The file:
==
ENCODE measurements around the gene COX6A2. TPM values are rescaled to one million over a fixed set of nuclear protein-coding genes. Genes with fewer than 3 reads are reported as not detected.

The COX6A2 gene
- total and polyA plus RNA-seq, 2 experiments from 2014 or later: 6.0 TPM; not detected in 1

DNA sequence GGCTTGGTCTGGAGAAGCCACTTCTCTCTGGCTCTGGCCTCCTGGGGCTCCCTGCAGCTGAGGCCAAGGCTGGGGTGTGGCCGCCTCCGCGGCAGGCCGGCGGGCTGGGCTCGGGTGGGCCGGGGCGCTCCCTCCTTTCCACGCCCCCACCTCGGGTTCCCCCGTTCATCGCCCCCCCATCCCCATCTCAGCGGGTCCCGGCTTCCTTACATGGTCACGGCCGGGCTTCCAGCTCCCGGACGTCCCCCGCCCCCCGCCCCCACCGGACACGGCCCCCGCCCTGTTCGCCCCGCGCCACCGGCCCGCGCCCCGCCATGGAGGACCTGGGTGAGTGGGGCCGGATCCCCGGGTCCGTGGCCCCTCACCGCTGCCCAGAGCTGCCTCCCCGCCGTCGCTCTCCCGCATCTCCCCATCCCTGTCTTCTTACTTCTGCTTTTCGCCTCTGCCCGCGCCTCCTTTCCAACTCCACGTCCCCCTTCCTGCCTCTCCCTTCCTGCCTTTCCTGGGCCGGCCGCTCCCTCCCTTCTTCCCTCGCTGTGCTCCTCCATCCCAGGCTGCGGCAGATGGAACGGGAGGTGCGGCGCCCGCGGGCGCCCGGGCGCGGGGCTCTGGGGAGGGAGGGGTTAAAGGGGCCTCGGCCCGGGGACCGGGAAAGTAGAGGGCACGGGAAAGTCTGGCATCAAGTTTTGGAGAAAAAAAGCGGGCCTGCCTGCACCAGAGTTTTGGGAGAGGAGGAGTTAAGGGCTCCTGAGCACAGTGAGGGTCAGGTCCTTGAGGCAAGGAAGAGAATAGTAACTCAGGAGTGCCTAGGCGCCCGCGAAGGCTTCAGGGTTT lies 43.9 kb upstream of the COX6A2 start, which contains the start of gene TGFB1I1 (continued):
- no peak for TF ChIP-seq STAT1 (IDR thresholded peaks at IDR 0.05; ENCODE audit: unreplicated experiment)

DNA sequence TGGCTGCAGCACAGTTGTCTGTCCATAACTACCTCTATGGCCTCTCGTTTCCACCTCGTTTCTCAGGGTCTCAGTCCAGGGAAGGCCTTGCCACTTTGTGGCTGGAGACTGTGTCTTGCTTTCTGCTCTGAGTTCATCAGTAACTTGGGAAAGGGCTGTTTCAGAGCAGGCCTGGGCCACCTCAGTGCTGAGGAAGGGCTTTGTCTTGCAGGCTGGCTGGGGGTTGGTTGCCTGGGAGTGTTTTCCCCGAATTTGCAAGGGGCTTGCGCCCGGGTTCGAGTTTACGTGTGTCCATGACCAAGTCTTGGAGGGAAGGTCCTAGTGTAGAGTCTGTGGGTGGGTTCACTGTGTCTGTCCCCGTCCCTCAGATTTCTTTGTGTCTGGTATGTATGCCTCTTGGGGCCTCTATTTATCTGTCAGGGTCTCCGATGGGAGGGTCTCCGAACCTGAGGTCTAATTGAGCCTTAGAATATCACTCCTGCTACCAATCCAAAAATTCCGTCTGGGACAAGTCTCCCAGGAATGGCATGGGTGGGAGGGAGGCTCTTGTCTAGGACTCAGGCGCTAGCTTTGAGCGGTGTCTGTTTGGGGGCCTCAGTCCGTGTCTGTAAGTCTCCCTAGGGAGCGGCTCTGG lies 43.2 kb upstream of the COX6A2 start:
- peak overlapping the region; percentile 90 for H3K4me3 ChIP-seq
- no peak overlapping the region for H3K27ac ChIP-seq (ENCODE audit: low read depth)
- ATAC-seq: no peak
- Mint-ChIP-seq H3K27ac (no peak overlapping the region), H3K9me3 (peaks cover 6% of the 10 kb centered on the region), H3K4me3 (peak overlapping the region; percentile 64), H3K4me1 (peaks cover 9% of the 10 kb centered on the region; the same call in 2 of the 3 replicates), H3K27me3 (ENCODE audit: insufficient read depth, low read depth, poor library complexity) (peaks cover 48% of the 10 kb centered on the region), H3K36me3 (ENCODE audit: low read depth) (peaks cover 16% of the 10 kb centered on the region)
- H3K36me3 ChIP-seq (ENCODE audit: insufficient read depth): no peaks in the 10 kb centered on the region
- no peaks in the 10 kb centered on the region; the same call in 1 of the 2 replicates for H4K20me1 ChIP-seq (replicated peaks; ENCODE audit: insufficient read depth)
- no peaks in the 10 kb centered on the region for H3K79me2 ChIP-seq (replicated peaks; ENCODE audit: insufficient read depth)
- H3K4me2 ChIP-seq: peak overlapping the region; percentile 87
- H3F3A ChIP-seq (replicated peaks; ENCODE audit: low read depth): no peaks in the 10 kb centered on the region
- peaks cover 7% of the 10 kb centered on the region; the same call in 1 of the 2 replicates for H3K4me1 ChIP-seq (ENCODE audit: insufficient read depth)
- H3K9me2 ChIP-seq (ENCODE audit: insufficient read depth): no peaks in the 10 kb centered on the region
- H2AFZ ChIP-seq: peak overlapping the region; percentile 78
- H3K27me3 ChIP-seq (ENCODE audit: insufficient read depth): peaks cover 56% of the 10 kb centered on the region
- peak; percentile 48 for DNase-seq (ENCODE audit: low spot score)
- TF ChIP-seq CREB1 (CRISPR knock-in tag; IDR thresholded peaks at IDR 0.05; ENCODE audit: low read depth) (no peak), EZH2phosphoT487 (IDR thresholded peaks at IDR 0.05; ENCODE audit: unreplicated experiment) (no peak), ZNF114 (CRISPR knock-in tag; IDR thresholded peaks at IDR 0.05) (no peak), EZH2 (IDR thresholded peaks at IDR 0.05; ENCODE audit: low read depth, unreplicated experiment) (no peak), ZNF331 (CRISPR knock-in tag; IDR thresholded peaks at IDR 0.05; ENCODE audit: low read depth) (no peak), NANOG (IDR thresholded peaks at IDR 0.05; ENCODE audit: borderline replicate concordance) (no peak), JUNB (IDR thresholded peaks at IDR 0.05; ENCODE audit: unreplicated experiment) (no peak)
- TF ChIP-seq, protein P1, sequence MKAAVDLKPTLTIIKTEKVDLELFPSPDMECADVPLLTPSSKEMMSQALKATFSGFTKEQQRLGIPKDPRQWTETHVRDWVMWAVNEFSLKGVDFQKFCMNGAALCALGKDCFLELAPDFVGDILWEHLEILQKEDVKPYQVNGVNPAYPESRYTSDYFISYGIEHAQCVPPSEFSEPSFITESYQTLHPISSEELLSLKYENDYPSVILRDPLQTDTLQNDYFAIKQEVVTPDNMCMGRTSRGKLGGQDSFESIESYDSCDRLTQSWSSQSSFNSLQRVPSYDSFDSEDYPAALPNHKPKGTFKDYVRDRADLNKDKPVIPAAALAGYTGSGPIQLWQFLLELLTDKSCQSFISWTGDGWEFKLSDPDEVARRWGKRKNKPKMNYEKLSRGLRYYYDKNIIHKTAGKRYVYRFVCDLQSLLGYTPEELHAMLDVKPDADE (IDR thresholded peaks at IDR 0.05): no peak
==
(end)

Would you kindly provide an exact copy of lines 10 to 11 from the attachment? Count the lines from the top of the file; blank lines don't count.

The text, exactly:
- Mint-ChIP-seq H3K27ac (no peak overlapping the region), H3K9me3 (peaks cover 6% of the 10 kb centered on the region), H3K4me3 (peak overlapping the region; percentile 64), H3K4me1 (peaks cover 9% of the 10 kb centered on the region; the same call in 2 of the 3 replicates), H3K27me3 (ENCODE audit: insufficient read depth, low read depth, poor library complexity) (peaks cover 48% of the 10 kb centered on the region), H3K36me3 (ENCODE audit: low read depth) (peaks cover 16% of the 10 kb centered on the region)
- H3K36me3 ChIP-seq (ENCODE audit: insufficient read depth): no peaks in the 10 kb centered on the region